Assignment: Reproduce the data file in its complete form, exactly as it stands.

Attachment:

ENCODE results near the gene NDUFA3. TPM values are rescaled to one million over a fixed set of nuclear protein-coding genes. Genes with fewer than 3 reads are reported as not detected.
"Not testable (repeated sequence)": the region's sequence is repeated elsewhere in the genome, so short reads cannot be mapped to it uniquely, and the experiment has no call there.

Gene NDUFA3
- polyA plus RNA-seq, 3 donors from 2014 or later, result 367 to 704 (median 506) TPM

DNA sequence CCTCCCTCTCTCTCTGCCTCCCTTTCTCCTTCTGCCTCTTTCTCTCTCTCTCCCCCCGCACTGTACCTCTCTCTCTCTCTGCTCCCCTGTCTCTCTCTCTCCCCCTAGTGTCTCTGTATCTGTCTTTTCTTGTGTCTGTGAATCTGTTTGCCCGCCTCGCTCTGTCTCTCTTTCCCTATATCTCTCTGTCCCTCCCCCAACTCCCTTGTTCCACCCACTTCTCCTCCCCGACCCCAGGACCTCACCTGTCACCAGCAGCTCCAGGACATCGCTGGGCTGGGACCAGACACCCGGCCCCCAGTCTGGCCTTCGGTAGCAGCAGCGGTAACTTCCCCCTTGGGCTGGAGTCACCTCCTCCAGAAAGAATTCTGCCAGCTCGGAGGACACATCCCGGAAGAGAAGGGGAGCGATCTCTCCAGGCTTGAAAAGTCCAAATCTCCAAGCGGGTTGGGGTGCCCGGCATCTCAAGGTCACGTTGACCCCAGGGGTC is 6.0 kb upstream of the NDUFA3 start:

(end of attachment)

ENCODE results near the gene NDUFA3. TPM values are rescaled to one million over a fixed set of nuclear protein-coding genes. Genes with fewer than 3 reads are reported as not detected.
"Not testable (repeated sequence)": the region's sequence is repeated elsewhere in the genome, so short reads cannot be mapped to it uniquely, and the experiment has no call there.

Gene NDUFA3
- polyA plus RNA-seq, 3 donors from 2014 or later, result 367 to 704 (median 506) TPM

DNA sequence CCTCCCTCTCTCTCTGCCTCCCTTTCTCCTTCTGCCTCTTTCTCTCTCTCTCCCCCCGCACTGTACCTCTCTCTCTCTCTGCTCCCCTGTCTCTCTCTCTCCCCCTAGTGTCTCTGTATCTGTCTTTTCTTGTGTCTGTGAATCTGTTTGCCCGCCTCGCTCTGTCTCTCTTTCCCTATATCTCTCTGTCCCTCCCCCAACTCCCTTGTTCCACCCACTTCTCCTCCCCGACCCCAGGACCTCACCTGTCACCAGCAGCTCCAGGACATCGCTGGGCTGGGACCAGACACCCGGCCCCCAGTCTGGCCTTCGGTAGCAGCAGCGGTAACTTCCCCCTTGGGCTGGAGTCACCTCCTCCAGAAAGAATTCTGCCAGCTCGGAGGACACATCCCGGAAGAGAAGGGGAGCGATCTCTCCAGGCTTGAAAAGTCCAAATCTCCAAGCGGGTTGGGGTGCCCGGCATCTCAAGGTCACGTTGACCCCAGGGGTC is 6.0 kb upstream of the NDUFA3 start: